A few days I posed a tentative question, wondering whether some of those who do not distinguish Intelligent Design from creationism may be exhibiting a kind of worldview blindness, one that causes them to see everyone different themselves as being all the same. That led to one of the highest-velocity discussions I can remember having on this blog, continuing also here.
I posed it as a question, not a dogmatic statement, and I am committed to remaining a learner in this blogging business. Anyone can suffer from worldview blindness; in fact, I’m sure to some extent all of us do. The best antidote I know of is to listen to and learn from people with different perspectives. Having had this discussion, I would not pose the question the same way I did on Sunday.
I’m still in the process, but this is how I would summarize my views following this discussion (so far). Can Intelligent Design be distinguished from creationism? Several commenters said no, for historical reasons. Its roots are intertwined with scientific creationism of the mid-twentieth century. Early writers on ID used the term interchangeably with creationism for a period of time in the 1990s. Some ID proponents are or have been believers in special creation, some of them even believing in young-earth creation. And ID’s most likely and most common interpretation is that the Designer was God, who is believed to have actually created the world ex nihilo.
So there are multiple ways to define creationism. One commenter said creationism was anti-evolutionism, and if so then ID is creationism. I challenged that person’s view: not that it was necessarily wrong, but that it was an essentially private view that most people would not think of when they hear or read “creationism.” Still it demonstrates that there is not just one way of looking at things.
I acknowledge now that there is a sense in which ID is (usually) a form of creationism, broadly construed as the belief that there has or have been some creation event or events outside the course of law- and chance-driven natural processes. In that broad sense of the term I proudly stand up and proclaim myself a creationist. I was wrong in my first post to define it exclusively in the terms that I used then:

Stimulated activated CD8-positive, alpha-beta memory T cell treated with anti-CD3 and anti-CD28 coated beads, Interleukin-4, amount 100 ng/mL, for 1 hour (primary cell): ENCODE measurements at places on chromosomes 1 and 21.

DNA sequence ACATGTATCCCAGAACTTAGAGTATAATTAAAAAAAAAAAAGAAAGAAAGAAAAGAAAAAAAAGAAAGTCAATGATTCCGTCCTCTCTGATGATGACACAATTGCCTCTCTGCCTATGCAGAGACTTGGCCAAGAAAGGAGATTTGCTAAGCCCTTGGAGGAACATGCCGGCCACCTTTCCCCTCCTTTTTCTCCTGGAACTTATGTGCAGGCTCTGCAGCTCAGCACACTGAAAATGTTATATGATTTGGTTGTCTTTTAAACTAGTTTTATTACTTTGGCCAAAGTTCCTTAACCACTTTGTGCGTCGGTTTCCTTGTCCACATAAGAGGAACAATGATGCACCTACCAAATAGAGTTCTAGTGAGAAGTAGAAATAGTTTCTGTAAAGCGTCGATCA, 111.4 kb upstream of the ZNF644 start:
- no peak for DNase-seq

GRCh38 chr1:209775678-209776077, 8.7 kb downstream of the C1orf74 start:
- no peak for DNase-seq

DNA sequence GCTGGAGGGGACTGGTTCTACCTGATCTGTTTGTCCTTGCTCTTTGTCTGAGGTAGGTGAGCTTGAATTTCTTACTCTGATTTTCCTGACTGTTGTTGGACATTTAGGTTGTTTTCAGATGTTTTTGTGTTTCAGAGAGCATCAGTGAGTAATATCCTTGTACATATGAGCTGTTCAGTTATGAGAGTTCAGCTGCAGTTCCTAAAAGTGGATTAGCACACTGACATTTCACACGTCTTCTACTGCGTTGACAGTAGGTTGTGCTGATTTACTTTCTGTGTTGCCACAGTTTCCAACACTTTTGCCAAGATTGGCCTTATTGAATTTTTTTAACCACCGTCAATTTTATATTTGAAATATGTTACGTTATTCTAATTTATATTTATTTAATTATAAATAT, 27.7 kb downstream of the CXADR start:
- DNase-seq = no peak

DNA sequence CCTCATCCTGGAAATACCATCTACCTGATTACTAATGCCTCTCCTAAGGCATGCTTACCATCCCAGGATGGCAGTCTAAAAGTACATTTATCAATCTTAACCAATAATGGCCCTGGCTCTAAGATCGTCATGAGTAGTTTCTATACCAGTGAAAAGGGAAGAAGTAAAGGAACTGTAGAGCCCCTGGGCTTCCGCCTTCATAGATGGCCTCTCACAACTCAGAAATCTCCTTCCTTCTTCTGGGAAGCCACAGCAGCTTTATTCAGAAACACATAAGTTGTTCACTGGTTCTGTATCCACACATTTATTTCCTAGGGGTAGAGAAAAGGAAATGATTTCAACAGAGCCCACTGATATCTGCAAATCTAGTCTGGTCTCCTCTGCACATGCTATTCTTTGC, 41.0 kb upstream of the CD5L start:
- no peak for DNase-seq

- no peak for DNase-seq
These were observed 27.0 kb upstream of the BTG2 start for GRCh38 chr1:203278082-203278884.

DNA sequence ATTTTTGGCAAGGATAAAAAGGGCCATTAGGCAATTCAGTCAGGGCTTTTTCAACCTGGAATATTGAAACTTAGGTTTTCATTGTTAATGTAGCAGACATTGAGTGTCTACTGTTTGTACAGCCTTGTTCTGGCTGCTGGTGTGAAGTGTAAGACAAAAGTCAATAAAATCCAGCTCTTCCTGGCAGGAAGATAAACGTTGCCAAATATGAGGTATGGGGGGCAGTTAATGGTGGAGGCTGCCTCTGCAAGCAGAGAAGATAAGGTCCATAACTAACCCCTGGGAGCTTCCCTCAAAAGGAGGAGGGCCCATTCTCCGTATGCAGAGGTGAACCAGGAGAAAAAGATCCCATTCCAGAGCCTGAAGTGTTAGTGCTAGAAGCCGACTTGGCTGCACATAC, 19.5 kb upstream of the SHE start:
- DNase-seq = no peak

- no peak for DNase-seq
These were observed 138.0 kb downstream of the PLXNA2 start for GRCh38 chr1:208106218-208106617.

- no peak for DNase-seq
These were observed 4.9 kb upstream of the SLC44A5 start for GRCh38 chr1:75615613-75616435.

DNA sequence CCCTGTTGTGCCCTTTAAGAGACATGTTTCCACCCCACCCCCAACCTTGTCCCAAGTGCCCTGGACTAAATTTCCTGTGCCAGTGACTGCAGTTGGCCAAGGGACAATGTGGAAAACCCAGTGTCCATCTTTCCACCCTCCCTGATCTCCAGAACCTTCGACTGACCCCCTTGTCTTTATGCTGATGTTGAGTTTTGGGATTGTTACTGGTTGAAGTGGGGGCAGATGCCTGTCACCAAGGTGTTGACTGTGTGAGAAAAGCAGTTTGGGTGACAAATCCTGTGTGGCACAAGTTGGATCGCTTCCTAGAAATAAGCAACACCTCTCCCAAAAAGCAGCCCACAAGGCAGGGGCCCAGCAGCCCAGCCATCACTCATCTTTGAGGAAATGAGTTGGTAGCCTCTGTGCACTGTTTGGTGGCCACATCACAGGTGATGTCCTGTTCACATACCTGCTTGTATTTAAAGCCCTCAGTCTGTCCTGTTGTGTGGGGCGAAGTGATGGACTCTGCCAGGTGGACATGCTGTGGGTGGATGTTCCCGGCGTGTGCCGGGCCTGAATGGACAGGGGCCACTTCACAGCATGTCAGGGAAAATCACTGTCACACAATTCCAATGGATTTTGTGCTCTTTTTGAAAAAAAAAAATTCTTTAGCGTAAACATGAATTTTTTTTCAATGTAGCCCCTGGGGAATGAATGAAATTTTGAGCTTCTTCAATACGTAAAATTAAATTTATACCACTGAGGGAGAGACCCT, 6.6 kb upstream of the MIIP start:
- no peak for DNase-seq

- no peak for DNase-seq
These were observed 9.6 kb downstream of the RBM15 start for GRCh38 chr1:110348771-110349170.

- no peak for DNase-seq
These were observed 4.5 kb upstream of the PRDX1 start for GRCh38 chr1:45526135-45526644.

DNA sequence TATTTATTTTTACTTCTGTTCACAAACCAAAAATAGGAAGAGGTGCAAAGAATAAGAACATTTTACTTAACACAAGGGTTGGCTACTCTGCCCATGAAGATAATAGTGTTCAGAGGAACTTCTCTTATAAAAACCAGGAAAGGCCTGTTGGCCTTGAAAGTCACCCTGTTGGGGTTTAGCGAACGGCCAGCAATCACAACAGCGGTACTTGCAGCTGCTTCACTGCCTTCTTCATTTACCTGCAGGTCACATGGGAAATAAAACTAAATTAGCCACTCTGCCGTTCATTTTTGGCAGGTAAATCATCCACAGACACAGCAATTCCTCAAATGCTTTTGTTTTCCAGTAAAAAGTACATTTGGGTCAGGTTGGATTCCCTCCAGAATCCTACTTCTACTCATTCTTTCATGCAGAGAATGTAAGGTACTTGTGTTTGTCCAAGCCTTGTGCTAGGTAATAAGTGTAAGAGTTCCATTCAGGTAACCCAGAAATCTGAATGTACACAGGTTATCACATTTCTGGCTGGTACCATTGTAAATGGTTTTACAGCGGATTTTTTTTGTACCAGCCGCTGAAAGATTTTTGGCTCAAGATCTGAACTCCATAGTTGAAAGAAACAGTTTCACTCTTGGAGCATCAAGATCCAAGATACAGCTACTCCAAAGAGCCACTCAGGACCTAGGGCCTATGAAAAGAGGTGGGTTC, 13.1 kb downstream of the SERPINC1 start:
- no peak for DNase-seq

Creationism begins in Genesis and argues for certain conclusions based on a certain understanding of the Scriptures. It is known for its persistence in seeking scientific data that fits that interpretation of Genesis, and for finding creative but irregular interpretations to help in that search. As such it has gained an unsavory scientific reputation.
On the other hand, Plato and Aristotle both made inferences to a First Cause or a designer of some sort, so it is obviously possible to draw a design inference without being a theistic creationist. In the first twenty or so comments on the first post it became apparent that we were dealing with an issue of multiple definitions. That issue was still at the forefront early this morning. For without dispute there are different ways of viewing creationism. On Monday morning I began asking the question a different way: given that there are varying meanings attached to the term, which one is relevant? I content that the relevant meaning of the word is whatever springs to most readers’ or hearer’s minds when they encounter the word, and secondarily it is whatever the person who uses the word intends when they speak or write it.
If every person who said “Intelligent Design is creationism” or insisted always on calling it “Intelligent Design Creationism,” had the broad definition in mind; and if every listener understood it that way, then there would be no strong reason to quibble over it. (There would still be technical problems with it, but I wouldn’t argue them myself.) I don’t think that’s the way the world is, though. It’s certainly not the sense conveyed by my chief interlocutor in these two posts, when he famously said, “Intelligent Design is creationism in a cheap tuxedo. If there was a court case, it would not be found constitutional.” It’s not the sense conveyed in a comment like,
Intelligent Design as a term has quite simply been hijacked for the political purposes of sidestepping the First Amendment in education when Creation Science finally failed its constitutional test.
Charlie reminded us of one ID leader’s take on the topic:
Is [Phillip] Johnson a creationist? The trial lawyer answers the question cautiously, demanding to define the term. “In what sense?,” he asks. “The word ‘creationist’ has been turned by the media into a very specialized word: it means a young-earth, six-day, Biblical literalist.”
If he is right (and I think he is), then that is the relevant definition for purposes of the discussion we have been having.
So for now this is where I land:
I would be interested to hear if anyone else who has been involved in these discussions could point to anything they learned from them.
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